Next Vote on Pro-Abortion Health Care Bill Tuesday, Reid May Shut Out Pro-Lifers
by Steven Ertelt
October 8, 2009
Washington, DC (LifeNews.com) — The Senate Finance Committee has put off a vote on the fifth pro-abortion health care bill until next Tuesday. News of the decision comes at a time when speculation is rampant that Senate Majority Leader Harry Reid will use an unrelated bill to get the pro-abortion health care package through the Senate.
The panel had been expected to vote on the Baucus bill this week, but Reid announced today that the vote would not take place until next week.
Republicans, with the exception of pro-abortion Maine Sen. Olympia Snowe, will likely vote against the measure while Democrats will support it.
There is a chance pro-abortion Democratic Sens. Ron Wyden and John Rockefeller, of Oregon and West Virginia, will not support the measure because they want the government-run health care option added to it. That would open the Baucus bill up to even more abortion funding.
If the committee passes the Baucus bill, pro-abortion Senate Majority Leader Harry Reid will have to combine the contrasting Baucus and Kennedy bills into one measure for the Senate to consider. He has called for votes on a combined bill sometime during the middle of the month.
But new reports yesterday indicate it is possible that Reid will use H.R. 1586 — an unrelated tax bill passed by the House in March — as the vehicle to move the pro-abortion health care package in the Senate.
Under a special procedure, Reid would offer an amendment to remove the entire language of the House-approved bill and replace it with the final legislation combining the Kennedy and Baucus bills.
The move would require 60 votes to end debate — a chance for pro-life advocates to halt the bill unless Democrats can keep their coalition of 60 lawmakers together.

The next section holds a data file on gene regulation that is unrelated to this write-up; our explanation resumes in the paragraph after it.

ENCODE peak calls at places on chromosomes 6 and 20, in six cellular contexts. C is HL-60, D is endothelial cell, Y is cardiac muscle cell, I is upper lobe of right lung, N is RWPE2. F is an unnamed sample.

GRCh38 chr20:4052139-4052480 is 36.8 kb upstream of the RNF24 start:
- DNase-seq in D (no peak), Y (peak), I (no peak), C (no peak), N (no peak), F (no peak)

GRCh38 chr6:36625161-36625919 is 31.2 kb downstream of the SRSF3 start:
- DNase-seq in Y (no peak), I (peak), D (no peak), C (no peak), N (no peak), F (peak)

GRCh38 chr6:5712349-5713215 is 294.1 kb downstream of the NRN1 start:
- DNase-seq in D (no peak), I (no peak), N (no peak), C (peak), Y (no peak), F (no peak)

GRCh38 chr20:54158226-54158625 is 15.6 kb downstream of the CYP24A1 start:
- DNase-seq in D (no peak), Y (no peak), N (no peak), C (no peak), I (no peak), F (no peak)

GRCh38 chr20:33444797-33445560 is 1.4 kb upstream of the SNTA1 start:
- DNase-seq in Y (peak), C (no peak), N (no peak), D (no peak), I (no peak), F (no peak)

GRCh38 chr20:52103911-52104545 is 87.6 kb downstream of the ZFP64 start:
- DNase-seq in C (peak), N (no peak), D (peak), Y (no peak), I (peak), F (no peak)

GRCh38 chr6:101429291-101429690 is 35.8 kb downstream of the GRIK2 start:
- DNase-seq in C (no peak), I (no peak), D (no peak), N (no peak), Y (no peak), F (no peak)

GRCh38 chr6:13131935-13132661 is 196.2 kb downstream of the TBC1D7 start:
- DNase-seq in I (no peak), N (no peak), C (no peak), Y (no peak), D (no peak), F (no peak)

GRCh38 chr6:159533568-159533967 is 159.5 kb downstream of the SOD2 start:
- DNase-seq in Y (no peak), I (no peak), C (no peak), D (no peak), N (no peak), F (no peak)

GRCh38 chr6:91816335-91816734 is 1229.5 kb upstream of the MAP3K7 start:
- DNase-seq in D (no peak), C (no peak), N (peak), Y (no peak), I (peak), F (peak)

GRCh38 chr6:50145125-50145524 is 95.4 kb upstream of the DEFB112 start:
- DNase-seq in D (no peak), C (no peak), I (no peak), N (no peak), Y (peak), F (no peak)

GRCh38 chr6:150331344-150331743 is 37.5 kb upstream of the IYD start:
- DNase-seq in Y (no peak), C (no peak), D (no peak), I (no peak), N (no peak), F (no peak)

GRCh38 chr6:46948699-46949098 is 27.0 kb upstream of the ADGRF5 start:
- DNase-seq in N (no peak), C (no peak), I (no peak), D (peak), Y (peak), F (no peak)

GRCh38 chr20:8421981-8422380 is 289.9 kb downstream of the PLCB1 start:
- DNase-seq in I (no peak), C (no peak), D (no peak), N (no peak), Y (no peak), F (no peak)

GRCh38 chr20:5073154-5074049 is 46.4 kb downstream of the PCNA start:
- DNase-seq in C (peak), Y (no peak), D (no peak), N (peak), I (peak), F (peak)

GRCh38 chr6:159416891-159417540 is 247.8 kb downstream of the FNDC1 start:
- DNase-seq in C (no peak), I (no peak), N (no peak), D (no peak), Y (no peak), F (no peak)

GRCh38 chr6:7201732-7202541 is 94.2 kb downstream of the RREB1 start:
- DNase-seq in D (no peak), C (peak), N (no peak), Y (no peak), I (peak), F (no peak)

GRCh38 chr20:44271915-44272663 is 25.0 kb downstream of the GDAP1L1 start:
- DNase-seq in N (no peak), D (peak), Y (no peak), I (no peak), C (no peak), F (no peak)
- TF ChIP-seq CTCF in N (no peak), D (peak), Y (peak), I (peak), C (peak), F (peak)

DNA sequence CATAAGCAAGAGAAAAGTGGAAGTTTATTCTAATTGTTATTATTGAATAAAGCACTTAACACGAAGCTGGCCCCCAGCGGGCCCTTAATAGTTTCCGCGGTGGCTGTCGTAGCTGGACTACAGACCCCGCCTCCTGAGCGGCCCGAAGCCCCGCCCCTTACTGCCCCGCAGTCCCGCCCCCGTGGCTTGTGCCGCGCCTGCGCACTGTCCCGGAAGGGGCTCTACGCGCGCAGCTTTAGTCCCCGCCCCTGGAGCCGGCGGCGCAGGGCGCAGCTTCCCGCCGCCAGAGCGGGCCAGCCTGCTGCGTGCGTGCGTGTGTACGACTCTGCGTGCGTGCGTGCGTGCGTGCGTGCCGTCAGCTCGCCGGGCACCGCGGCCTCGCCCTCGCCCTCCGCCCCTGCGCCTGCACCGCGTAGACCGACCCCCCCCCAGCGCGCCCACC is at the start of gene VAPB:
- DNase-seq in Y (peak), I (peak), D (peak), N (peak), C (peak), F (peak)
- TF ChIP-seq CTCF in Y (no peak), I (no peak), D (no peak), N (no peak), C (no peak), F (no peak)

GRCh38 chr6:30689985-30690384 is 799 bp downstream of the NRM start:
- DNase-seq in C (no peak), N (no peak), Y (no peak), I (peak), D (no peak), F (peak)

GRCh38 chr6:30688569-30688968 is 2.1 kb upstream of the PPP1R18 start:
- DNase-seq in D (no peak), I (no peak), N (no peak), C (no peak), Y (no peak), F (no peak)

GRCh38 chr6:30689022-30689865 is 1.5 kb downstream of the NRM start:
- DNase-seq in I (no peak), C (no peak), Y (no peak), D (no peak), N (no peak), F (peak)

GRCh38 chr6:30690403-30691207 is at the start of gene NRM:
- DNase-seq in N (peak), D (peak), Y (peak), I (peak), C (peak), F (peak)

If Reid gets his 60 votes to amend the bill then the Senate debates and votes on the new bill itself. At that point, Reid could prevent any amendments from being offered — including amendments to remove the abortion funding and mandates or rationing from the bill.
He may do so because any amendment that can’t obtain 60 votes could threaten the passage of the pro-abortion health care bill itself.
The key to the strategy is that the House would be able to approve the Senate bill without allowing any amendments — including the Stupak amendment to stop abortion funding — and send it directly to President Barack Obama.
This potential strategy, which political observers are saying is likely to happen, would shut pro-life advocates out of the process and virtually guarantee that the measure would contain abortion funding, mandates and rationing of health care for seniors and, potentially, other Americans.
The strategy would also make it so HR 3200, the bill that three House committees have already approved, would no longer be considered.
As a result, the abortion language in the Kennedy and Baucus bills are what pro-life advocates might expect to see in the final legislation that goes to Obama.
With regard to the Baucus bill, on a 13-10 vote the Senate Finance Committee rejected amendments from Sen. Orrin Hatch that would have the bill conform to current federal law prohibiting direct abortion funding.
Hatch amendment 355 would have made it so the Baucus bill "prohibits authorized or appropriated federal funds under this Mark from being used for elective abortions and plans that cover such abortions."
The committee also defeated a pro-life amendment to stop rationing and another pro-life amendment that would have offered protection for medical workers who don’t want to participate in or refer for abortions.
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